The example we showed here was extremely simple—the simplest kind of request you can send, really. For these scenarios, HttpURLConnection does the job quite well. The biggest problem with it is its class architecture. HttpURLConnection shares a large part of its interface with the general purpose URLConnection (obviously, since it inherits from it), which means that some abstraction is required for method names. If you’ve never used HttpURLConnection before, you have probably pondered the call to setRequestProperty(), which is the way to set HTTP headers—not very intuitive. This is simply because implementations for other protocols may not even have the concept of header fields but would still share the same interface, so the methods in this class all have rather generic names.

While this is just a cosmetic thing, the actual problem with URLConnection is its entire lack of a proper separation of concerns. The request, the response, and the mechanisms to send and receive them are merged into a single class, often leaving you wondering which methods to use to process which part of this triplet. This is a bit like creating a five-course meal just to stick it in the blender: you can still serve it, but it’s just disgusting. It also makes each part difficult to customize and even more difficult to mock out when writing unit tests. It’s simply not a beaming example of good object-oriented class design.

There are also some more practical problems with this class. If you find yourself in a situation where you need to intercept requests to preprocess and modify them (a good example is message signing in secure communication environments, where the sender needs to compute a signature over a request’s properties and then modify the request to include the signature), then HttpURLConnection is not a good choice for sending HTTP requests. That’s because request payload is sent unbuffered, so there is no way to get your hands on it in a non-intrusive way. Last but not least, HttpURLConnection in Apache Harmony has bugs—serious bugs. One of the major ones is detailed in the sidebar.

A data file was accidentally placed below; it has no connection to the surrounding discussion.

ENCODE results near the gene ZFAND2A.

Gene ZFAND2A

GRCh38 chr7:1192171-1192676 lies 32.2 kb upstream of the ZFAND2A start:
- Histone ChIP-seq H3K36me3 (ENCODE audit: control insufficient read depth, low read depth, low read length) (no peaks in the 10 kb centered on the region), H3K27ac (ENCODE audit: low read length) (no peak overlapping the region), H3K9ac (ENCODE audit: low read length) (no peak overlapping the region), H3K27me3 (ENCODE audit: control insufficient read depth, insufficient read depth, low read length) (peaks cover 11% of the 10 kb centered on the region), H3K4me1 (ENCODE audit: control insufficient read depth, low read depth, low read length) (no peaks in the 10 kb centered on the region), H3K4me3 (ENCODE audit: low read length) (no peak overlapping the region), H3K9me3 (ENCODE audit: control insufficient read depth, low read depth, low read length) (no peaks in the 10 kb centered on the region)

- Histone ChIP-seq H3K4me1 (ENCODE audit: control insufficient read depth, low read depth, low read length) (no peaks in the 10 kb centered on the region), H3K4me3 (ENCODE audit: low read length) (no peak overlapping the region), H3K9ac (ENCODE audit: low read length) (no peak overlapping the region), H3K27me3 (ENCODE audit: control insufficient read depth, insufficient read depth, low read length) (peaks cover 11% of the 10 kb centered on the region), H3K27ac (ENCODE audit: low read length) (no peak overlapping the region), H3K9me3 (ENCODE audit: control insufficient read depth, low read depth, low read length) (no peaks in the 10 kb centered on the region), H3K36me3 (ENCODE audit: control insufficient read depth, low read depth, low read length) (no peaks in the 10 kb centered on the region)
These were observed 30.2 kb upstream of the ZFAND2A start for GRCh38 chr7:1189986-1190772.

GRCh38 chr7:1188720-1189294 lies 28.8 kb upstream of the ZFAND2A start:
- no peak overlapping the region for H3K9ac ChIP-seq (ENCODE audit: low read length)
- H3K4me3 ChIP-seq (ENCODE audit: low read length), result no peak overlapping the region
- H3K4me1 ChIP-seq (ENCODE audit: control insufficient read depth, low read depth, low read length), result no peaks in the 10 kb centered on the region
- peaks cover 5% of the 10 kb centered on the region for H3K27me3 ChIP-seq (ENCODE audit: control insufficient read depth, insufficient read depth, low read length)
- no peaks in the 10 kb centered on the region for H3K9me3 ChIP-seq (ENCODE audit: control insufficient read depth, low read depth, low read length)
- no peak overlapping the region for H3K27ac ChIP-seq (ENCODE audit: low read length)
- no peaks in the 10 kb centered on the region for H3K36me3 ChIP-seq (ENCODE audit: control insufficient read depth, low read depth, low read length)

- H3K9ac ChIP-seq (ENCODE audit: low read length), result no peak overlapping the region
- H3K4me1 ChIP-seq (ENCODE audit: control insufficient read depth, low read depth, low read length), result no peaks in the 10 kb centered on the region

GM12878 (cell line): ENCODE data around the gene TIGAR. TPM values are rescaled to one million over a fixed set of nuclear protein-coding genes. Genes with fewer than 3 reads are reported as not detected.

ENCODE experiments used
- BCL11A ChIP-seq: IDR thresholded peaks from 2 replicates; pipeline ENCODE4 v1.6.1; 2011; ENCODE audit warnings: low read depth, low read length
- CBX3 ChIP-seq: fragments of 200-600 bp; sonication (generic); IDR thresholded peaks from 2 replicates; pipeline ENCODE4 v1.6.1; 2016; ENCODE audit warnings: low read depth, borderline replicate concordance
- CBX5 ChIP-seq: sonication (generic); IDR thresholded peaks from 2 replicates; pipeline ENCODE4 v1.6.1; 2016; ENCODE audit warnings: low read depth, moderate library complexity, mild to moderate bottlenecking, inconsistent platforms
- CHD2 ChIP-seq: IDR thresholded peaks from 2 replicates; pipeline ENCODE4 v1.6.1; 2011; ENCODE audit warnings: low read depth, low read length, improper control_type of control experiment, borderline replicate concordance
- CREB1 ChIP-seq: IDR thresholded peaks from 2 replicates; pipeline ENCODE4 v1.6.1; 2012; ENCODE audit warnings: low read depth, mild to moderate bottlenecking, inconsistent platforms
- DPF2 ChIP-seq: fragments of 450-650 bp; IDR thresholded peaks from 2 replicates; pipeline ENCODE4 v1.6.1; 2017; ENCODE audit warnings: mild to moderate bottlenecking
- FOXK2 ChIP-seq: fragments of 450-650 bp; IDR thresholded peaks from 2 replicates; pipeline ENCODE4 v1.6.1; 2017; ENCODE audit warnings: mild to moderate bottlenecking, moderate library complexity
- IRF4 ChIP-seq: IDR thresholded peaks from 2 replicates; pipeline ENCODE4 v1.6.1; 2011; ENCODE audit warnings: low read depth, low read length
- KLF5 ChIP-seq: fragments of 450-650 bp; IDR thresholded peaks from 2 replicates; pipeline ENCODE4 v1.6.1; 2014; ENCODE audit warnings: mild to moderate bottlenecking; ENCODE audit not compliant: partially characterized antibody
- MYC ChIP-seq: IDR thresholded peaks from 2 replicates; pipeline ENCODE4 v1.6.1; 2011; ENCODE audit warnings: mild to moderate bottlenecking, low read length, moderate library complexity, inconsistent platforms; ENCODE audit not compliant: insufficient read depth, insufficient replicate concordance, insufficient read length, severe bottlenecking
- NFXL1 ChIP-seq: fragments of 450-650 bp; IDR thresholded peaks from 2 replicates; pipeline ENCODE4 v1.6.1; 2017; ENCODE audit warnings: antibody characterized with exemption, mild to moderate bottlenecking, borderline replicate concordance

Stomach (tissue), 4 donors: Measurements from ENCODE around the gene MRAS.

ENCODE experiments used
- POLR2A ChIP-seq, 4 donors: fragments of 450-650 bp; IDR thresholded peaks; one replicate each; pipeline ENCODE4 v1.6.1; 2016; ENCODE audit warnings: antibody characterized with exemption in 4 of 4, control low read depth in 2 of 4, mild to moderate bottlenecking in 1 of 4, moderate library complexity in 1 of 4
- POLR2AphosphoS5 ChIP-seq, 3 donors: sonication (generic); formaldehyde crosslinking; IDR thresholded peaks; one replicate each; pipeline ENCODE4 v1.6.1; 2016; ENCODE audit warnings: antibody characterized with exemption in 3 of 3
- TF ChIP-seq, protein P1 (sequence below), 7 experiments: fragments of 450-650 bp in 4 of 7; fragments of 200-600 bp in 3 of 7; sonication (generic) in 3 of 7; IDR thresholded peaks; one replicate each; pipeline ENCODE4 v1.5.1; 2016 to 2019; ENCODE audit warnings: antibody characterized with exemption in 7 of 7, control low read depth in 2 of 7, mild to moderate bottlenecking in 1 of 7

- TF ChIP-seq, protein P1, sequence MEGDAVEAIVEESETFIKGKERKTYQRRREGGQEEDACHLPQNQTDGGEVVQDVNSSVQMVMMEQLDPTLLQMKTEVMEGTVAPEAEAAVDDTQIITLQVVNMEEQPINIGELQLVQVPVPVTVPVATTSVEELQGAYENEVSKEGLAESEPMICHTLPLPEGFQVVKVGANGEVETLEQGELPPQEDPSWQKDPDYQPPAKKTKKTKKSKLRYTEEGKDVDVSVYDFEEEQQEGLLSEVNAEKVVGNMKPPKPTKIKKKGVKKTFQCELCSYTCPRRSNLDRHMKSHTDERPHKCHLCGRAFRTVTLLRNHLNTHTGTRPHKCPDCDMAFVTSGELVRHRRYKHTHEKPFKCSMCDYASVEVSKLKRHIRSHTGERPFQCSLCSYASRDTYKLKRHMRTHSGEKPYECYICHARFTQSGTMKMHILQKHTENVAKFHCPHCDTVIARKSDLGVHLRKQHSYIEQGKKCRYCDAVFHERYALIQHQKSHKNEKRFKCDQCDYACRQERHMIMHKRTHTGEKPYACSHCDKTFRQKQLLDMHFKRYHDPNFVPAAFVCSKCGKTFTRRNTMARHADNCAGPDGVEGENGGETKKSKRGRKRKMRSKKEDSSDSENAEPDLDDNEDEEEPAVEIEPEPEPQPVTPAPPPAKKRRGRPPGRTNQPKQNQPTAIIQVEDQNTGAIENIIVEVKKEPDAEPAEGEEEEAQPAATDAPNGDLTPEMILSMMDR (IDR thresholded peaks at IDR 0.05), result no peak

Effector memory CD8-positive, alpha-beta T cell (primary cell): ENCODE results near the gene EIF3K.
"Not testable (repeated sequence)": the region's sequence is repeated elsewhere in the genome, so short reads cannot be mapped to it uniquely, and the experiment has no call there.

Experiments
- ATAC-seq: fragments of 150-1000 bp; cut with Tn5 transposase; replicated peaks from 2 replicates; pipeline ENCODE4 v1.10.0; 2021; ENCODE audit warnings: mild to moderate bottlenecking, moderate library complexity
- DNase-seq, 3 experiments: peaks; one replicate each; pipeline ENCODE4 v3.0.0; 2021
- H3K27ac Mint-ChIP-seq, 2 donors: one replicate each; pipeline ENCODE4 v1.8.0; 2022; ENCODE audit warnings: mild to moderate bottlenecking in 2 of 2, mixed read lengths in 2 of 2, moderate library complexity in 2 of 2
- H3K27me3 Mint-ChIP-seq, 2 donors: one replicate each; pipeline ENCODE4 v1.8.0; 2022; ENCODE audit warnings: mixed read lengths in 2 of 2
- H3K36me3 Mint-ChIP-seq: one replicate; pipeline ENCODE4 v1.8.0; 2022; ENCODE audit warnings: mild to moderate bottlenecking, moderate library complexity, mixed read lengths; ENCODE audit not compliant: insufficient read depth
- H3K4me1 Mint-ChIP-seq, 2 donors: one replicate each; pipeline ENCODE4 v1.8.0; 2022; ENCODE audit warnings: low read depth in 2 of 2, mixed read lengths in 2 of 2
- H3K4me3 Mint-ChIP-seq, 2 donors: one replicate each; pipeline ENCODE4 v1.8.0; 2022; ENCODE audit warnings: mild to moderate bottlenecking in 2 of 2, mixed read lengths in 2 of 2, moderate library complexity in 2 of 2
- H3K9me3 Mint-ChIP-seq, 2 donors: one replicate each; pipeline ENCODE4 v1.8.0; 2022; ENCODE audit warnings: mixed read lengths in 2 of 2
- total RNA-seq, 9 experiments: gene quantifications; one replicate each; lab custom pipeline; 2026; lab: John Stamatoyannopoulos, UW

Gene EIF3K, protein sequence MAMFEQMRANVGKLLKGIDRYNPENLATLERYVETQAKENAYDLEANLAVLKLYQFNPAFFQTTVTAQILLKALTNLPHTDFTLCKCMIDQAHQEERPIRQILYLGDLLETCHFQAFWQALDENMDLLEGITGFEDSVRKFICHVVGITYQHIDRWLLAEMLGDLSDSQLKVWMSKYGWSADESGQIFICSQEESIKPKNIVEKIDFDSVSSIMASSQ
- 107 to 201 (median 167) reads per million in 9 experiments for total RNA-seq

Android, HttpURLConnection, and HTTP header fields

As you already know, the Java class library bundled with Android is based on Apache Harmony, the open-source Java implementation driven by the Apache foundation. At the time of this writing, there is a serious bug that affects HTTP messaging using HttpURLConnection: it sends HTTP header field names in lowercase. This is nonconformant to the HTTP specification and, in fact, breaks many HTTP servers since they will simply drop these header fields. This can have a wide array of effects, with documents served to you in the format that doesn’t match your request (for example, the Accept header field was ignored) and failed requests to protect resources due to the server’s failure to recognize the Authorization header field. A workaround is simply to not use HttpURLConnection until these problems have been fixed and use Apache HttpClient instead. If you want to follow the progress of fixing this bug, you can find the official issue report at this Web address: http://code.google.com/p/android/issues/detail?id=6684.

Summary

Overall, HttpURLConnection is a simply structured but rather low-level way of doing HTTP messaging, and its clumsy interface, lack of object-orientation, and proper abstractions make it difficult to use. For simple tasks like the file download shown here it’s absolutely fine and comes with the least overhead (it doesn’t take a sledgehammer to crack a nut) but, if you want to do more complex things like request interception, connection pooling, or multipart file uploads, then don’t bother with it—there’s a much better way to do this in the Java world and, thanks to the engineers at Google, it’s bundled with Android!

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About Krishna Srinivasan

He is Founder and Chief Editor of JavaBeat. He has more than 8+ years of experience on developing Web applications. He writes about Spring, DOJO, JSF, Hibernate and many other emerging technologies in this blog.